T-cell activity is controlled by the interaction of a diverse network of ligands and receptors.1,2 The inducible T-cell costimulator (ICOS), a CD28 family member and important regulator of the adaptive immune response, is found on the surface of certain T cells, and its expression is upregulated upon stimulation by binding to the T-cell receptor (TCR).1,2,3 ICOS stimulation results in a costimulatory signal that may ultimately enhance T-cell function, including activity against tumor cells.4 ICOS is also present on a set of T regulatory cells.5 Targeting ICOS in cancer may potentially have a dual effect of modifying T-cell activity and depleting intratumoral T regulatory cells with high ICOS expression.5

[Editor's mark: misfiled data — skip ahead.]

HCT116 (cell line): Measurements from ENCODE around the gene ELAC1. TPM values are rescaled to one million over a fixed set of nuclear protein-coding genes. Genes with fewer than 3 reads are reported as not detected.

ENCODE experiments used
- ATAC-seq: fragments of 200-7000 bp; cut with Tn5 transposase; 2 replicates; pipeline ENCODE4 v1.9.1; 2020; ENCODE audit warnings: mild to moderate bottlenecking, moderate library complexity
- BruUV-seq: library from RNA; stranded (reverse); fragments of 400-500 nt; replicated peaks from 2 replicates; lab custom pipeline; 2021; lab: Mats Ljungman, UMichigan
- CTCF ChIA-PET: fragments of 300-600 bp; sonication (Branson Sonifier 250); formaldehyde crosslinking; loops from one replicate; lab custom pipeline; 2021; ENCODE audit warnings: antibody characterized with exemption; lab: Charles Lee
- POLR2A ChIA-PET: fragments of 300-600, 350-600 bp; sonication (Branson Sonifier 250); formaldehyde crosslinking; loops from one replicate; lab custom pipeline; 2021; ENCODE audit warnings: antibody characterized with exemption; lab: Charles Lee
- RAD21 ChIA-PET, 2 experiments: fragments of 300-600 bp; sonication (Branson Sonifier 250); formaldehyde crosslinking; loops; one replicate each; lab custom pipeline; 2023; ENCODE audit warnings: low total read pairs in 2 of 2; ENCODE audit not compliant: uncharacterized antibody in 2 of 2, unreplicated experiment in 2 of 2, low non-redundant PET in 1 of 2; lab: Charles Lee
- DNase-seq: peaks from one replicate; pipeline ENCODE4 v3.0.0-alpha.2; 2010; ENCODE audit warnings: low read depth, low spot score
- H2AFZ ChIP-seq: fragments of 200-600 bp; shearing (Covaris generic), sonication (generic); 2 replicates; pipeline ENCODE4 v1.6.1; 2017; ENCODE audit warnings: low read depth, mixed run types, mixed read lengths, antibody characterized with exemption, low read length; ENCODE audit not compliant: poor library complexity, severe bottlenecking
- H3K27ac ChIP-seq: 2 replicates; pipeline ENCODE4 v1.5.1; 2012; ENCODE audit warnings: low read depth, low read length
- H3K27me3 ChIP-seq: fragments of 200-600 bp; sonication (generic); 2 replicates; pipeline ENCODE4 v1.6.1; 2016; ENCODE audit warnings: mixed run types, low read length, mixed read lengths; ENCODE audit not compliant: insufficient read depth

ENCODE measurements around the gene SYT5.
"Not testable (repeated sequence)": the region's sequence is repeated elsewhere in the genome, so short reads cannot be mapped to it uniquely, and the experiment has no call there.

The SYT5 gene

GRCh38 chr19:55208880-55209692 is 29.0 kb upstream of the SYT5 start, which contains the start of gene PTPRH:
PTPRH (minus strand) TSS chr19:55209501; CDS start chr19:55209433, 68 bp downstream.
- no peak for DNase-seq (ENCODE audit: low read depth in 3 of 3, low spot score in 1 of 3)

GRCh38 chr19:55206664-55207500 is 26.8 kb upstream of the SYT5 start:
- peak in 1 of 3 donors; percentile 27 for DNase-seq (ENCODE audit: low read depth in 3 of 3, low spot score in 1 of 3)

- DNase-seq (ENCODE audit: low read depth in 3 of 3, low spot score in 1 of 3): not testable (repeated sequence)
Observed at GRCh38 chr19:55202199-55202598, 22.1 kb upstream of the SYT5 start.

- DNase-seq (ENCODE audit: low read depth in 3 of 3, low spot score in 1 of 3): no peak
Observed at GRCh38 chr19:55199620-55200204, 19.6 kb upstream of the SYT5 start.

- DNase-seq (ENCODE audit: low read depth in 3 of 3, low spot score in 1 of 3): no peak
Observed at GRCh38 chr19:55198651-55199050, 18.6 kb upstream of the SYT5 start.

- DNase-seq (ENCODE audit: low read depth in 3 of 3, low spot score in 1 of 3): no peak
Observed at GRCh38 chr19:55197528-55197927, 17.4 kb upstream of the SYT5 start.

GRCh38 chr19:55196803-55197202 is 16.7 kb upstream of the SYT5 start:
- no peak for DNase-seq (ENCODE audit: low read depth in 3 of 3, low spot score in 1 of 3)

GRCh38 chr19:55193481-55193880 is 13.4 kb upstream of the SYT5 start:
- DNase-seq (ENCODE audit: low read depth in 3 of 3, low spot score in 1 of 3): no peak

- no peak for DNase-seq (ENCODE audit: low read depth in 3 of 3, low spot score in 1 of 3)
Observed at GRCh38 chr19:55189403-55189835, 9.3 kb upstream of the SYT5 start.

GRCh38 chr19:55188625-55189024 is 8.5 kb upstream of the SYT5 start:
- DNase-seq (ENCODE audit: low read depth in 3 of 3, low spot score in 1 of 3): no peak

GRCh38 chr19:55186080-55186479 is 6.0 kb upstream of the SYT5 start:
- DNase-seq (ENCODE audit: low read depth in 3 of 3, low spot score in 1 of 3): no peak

The safety and efficacy of the agents and/or uses under investigation have not been established. There is no guarantee that the agents will receive health authority approval or become commercially available in any country for the uses being investigated
Michaelson JS, et al. Cancer Res. 2016;76(suppl)[abstract 573].
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